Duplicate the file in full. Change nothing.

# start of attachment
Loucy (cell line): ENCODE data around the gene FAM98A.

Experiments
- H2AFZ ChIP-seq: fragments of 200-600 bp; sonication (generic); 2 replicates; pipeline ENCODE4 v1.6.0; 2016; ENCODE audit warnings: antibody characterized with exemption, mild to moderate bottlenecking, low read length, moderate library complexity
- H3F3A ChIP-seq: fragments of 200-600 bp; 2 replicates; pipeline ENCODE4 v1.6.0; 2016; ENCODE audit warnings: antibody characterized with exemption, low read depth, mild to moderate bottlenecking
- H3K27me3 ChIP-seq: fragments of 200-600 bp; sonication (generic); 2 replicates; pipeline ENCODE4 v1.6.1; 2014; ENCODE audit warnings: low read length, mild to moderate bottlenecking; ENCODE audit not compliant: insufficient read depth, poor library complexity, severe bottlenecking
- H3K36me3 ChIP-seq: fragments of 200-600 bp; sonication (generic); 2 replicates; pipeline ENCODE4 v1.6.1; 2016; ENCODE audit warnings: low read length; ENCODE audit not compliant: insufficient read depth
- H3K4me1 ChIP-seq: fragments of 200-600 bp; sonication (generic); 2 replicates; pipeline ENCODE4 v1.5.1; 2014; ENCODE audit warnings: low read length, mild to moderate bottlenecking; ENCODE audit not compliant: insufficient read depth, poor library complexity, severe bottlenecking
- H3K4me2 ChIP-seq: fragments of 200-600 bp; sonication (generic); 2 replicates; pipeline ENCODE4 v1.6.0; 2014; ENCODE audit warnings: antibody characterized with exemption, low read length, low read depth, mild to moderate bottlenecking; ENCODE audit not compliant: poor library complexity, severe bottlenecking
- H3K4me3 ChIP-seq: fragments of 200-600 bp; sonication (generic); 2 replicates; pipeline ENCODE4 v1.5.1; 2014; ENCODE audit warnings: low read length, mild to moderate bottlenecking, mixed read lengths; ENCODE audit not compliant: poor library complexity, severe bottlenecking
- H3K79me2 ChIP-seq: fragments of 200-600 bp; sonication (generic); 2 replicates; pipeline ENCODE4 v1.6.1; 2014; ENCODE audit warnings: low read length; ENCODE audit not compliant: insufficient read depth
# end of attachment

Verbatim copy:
Loucy (cell line): ENCODE data around the gene FAM98A.

Experiments
- H2AFZ ChIP-seq: fragments of 200-600 bp; sonication (generic); 2 replicates; pipeline ENCODE4 v1.6.0; 2016; ENCODE audit warnings: antibody characterized with exemption, mild to moderate bottlenecking, low read length, moderate library complexity
- H3F3A ChIP-seq: fragments of 200-600 bp; 2 replicates; pipeline ENCODE4 v1.6.0; 2016; ENCODE audit warnings: antibody characterized with exemption, low read depth, mild to moderate bottlenecking
- H3K27me3 ChIP-seq: fragments of 200-600 bp; sonication (generic); 2 replicates; pipeline ENCODE4 v1.6.1; 2014; ENCODE audit warnings: low read length, mild to moderate bottlenecking; ENCODE audit not compliant: insufficient read depth, poor library complexity, severe bottlenecking
- H3K36me3 ChIP-seq: fragments of 200-600 bp; sonication (generic); 2 replicates; pipeline ENCODE4 v1.6.1; 2016; ENCODE audit warnings: low read length; ENCODE audit not compliant: insufficient read depth
- H3K4me1 ChIP-seq: fragments of 200-600 bp; sonication (generic); 2 replicates; pipeline ENCODE4 v1.5.1; 2014; ENCODE audit warnings: low read length, mild to moderate bottlenecking; ENCODE audit not compliant: insufficient read depth, poor library complexity, severe bottlenecking
- H3K4me2 ChIP-seq: fragments of 200-600 bp; sonication (generic); 2 replicates; pipeline ENCODE4 v1.6.0; 2014; ENCODE audit warnings: antibody characterized with exemption, low read length, low read depth, mild to moderate bottlenecking; ENCODE audit not compliant: poor library complexity, severe bottlenecking
- H3K4me3 ChIP-seq: fragments of 200-600 bp; sonication (generic); 2 replicates; pipeline ENCODE4 v1.5.1; 2014; ENCODE audit warnings: low read length, mild to moderate bottlenecking, mixed read lengths; ENCODE audit not compliant: poor library complexity, severe bottlenecking
- H3K79me2 ChIP-seq: fragments of 200-600 bp; sonication (generic); 2 replicates; pipeline ENCODE4 v1.6.1; 2014; ENCODE audit warnings: low read length; ENCODE audit not compliant: insufficient read depth